Last updated July 28, 2021
Can I be my own Registered Agent in Vermont?
Yes, you can be your own Registered Agent in Vermont as long as you meet the state requirements.
(Unfortunately, most Registered Agent Services and LLC filing companies hide this information.)
We explain the pros and cons below so you can make your own decision.
Vermont Registered Agent Requirements
To be your own LLC Registered Agent, you need to have a physical address in Vermont.
This is because Registered Agents must have a physical street address in the state. PO Boxes are not allowed.
(Note: The address of a Registered Agent is the Registered Office. The Registered Office address and the name of the Registered Agent will go on your LLC paperwork.)
The Registered Agent can be a person or a company. If the Registered Agent is a person, they must be over 18 years old and have a physical address in Vermont. If the Registered Agent is a company, it must be authorized to do business in Vermont.
Note: Some states call the Registered Agent a Resident Agent or Statutory Agent. These all mean the same thing, so we always call it a Registered Agent to keep it simple. For more information, please see what is a Registered Agent called in each state.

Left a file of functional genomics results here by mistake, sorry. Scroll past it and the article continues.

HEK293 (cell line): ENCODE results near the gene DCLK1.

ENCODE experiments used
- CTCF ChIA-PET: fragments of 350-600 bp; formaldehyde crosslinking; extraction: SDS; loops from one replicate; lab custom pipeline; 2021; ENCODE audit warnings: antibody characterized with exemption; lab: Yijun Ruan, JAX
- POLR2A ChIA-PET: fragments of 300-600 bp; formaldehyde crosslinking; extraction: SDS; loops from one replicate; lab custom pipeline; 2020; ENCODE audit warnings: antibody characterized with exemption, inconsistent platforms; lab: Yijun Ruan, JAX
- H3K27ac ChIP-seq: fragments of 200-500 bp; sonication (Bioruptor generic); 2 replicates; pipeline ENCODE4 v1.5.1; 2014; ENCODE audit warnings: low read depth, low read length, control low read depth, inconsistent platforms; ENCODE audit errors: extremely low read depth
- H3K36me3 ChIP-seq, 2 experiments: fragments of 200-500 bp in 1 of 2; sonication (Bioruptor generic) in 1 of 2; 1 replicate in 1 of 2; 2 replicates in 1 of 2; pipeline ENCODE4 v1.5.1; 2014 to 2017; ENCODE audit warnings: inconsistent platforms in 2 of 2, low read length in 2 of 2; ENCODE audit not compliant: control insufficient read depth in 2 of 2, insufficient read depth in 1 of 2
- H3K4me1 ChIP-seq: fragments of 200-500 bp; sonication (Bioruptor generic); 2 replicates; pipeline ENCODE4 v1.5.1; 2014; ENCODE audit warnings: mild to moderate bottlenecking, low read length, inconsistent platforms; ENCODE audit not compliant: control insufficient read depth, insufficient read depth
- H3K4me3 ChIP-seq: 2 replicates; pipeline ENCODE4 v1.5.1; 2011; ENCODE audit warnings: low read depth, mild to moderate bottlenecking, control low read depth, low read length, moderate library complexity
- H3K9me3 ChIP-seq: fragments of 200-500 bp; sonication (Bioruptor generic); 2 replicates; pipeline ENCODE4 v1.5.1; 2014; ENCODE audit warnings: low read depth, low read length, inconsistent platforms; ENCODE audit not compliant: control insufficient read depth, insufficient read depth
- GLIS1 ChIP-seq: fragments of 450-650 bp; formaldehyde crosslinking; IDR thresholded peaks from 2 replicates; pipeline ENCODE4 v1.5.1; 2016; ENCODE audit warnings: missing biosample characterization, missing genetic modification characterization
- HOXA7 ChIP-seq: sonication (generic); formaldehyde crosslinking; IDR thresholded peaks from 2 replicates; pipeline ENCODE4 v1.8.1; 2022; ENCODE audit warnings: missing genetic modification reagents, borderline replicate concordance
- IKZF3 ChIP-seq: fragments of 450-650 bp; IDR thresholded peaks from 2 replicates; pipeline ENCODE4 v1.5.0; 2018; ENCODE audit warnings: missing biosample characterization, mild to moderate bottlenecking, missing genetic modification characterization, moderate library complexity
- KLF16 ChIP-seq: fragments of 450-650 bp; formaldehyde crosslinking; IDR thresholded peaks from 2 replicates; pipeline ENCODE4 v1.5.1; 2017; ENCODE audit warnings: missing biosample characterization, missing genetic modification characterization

What does a Registered Agent do?
A Registered Agent receives legal documents and notices from the state for your LLC.
If your business is involved in a lawsuit, the Registered Agent will accept Service of Process for your LLC. This is when legal documents are delivered to or “served on” your business.
Who can be the Registered Agent for an LLC in Vermont?
There are three options for who can be your Vermont Registered Agent:
- You can be your LLC Registered Agent
- A friend or family member can be your LLC Registered Agent
- You can hire a professional Registered Agent Service
Remember, if you are the Registered Agent you need to have a physical address in Vermont. And the same thing goes for a friend or family member if they are your Registered Agent.
What is a Registered Agent Service?